Is a COVID Surge Coming in October?

by Carol J. Bova

Statewide, the R0 (R-naught) value for COVID-19 moved up to 1.004 because of surges in the Near Southwest and Northwest for the week ending August 22, according to the Virginia Department of Health’s latest COVID-19 Model Weekly Update. If the RO is above 1, it indicates the potential for exponential increases in the spread of a disease.

The red areas on the map show surging hot spots in the New River and Richmond City Health Districts. Seven slow-growth areas are in deep yellow and declining numbers are the deeper blue. VDH offers no explanation for why the Eastern Region districts are all declining or for the plateau for the remaining districts.

The model projects about 78,000 new cases by Thanksgiving, with a peak of 8,300 cases during the week ending October 18th. The report says that seasonal changes like schools reopening, flu season and changing weather patterns could increase the weekly case numbers, too. Adding in a possible 10% to 20% increase in cases after Labor Day, the model forecast jumps to 11,000 to 14,000 for the week ending October 25th.

NBC12 reported 90 active cases of at least 150 total at Virginia Commonwealth University (VCU) in the Richmond City Health District on September 1. Virginia Tech in the New River Health District has a COVID Dashboard shows 238 cases for last week and a total of 416 employee and student cases since August 16.

On September 5, reported 650 active cases at James Madison University. Harrisonburg is in the Central Shenandoah Health District and was showing increasing cases in August.

The University of Virginia (UVA) in the Thomas Jefferson Health District, Northwest region, has a COVID tracker that lists 103 students and 111 staff cases since August 31. UVA shows 413 total cases since August 17  that would not be indicated yet on the UVA Model map above.

Oddly though, with more than 1,600 cases in just four universities since mid-August, the VDH Outbreaks tab on the Daily Dashboard shows only 409 cases reported as of September 8 in educational facilities (a category that includes day care, K-12, and colleges).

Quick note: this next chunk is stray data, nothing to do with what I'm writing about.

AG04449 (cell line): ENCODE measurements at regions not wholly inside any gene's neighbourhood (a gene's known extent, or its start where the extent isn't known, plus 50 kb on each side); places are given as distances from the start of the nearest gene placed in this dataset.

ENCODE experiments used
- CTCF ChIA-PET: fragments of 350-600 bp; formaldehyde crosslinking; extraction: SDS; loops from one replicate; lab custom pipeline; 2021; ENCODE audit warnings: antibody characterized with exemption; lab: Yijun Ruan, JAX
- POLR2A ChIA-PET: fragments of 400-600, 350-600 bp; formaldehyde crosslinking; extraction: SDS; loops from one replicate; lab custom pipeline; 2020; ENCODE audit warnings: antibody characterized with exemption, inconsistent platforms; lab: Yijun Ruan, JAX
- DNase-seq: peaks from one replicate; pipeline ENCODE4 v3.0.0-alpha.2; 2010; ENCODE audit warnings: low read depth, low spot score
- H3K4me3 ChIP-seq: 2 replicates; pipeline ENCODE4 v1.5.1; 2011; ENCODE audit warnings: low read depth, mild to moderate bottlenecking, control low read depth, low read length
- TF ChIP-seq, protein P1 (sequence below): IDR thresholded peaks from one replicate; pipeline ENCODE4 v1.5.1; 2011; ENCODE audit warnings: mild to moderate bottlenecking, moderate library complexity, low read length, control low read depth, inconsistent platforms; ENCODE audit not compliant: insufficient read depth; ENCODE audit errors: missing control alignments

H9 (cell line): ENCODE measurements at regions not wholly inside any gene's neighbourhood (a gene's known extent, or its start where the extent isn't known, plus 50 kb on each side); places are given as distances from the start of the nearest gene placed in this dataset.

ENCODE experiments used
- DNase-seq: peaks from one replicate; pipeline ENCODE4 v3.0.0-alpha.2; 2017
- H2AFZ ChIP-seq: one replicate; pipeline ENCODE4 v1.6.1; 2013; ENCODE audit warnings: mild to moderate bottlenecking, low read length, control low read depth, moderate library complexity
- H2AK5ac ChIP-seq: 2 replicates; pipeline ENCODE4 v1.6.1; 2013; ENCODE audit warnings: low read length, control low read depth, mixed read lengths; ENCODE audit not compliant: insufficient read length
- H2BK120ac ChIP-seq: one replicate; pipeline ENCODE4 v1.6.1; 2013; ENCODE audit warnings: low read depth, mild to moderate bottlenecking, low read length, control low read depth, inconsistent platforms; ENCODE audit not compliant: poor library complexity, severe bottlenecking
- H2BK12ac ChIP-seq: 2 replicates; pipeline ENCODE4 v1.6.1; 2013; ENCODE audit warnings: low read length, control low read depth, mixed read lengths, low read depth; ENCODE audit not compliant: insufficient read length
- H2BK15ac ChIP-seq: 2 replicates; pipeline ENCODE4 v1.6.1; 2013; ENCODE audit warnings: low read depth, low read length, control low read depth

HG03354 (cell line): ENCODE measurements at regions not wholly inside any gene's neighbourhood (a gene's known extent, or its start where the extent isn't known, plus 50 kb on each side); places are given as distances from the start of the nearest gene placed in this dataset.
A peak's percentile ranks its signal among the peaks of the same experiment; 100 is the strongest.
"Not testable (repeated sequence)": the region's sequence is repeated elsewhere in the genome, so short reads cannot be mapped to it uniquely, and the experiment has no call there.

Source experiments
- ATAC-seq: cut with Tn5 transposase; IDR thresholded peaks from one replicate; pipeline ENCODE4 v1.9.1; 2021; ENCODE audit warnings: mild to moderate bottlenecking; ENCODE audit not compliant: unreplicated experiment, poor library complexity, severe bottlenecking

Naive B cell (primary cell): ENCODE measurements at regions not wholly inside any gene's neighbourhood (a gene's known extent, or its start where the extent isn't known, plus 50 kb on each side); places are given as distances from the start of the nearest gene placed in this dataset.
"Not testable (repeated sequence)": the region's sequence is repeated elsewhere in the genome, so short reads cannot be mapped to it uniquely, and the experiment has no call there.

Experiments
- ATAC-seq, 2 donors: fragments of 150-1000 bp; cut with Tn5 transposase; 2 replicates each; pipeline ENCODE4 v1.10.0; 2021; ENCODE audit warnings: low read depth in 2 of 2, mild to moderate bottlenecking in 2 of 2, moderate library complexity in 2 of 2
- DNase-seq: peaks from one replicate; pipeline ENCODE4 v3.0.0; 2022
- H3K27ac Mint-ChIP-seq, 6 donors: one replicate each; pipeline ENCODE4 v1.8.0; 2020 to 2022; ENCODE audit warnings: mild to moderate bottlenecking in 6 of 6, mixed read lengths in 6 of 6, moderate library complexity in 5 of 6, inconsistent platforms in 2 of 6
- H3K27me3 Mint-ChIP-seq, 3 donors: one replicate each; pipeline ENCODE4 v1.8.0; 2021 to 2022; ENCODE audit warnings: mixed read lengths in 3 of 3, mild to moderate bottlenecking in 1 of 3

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10 responses to “Is a COVID Surge Coming in October?

  1. It’s not a question. That’s a statement.

    With BR’s favorite anti-masker in Sturgis Beach ranting over the possibility of masks in the great outdoors….

    • All models are wrong. Some models are useful. Nobody has a real handle on the number of “cases” given the prevalence of people with no symptoms, or very minor symptoms, who are never tested. They just went into another regional jail and bingo, 70% positive, but nobody sick enough for the hospital and many not sick at all.

      Carol’s right that the VDH website does not seem to be counting the many cases at the universities in its “educational setting” outbreak tracker. If they suddenly add all that data, there alone is your surge.

      • Define “wrong”. All depends on what’s important to you.

        It does appear that VDH has a discrepency in the college areas. Either the universities didn’t report the cases, or perhaps VDH may have eliminated the out-of-state students who have since returned to home. They’re transients and not likely to contribute to future cases in Virginia. If you are predicting the spread in a population, one helpful thing is to have a fixed population, unless you can/have modeled transients.